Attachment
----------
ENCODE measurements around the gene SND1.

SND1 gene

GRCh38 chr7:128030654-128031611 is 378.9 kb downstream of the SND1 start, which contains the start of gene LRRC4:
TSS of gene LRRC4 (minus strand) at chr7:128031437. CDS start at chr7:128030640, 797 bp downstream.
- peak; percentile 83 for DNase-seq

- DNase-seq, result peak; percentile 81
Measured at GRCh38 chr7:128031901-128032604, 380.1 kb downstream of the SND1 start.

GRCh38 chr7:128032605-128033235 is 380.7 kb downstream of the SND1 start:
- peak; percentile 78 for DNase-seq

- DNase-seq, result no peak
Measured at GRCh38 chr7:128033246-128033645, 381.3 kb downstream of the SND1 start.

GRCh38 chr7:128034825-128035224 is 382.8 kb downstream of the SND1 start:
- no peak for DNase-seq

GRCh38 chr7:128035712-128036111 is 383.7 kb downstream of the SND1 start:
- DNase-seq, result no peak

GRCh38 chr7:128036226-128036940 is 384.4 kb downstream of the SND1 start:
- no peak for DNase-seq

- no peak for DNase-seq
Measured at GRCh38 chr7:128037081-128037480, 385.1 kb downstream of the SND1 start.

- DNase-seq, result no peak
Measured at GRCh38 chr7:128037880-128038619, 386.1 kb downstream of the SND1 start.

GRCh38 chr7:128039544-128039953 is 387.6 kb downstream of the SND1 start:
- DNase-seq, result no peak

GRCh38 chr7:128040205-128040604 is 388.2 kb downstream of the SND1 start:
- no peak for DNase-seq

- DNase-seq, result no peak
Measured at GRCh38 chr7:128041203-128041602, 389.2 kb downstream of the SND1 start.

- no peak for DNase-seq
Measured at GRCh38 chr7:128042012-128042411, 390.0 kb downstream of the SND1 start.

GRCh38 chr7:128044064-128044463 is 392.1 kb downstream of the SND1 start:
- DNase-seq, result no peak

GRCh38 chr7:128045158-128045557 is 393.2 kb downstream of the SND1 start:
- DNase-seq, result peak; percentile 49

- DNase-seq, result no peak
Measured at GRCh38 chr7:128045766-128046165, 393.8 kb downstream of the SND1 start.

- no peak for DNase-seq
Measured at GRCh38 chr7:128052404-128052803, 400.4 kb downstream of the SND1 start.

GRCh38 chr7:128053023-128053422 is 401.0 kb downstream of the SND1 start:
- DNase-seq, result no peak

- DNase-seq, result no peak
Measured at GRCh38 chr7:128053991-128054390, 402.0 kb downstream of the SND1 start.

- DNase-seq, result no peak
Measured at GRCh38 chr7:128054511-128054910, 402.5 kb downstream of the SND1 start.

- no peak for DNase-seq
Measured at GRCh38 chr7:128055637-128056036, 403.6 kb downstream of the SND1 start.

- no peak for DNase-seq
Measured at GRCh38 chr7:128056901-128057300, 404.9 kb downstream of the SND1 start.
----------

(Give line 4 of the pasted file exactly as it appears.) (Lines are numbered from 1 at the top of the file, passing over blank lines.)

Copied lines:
TSS of gene LRRC4 (minus strand) at chr7:128031437. CDS start at chr7:128030640, 797 bp downstream.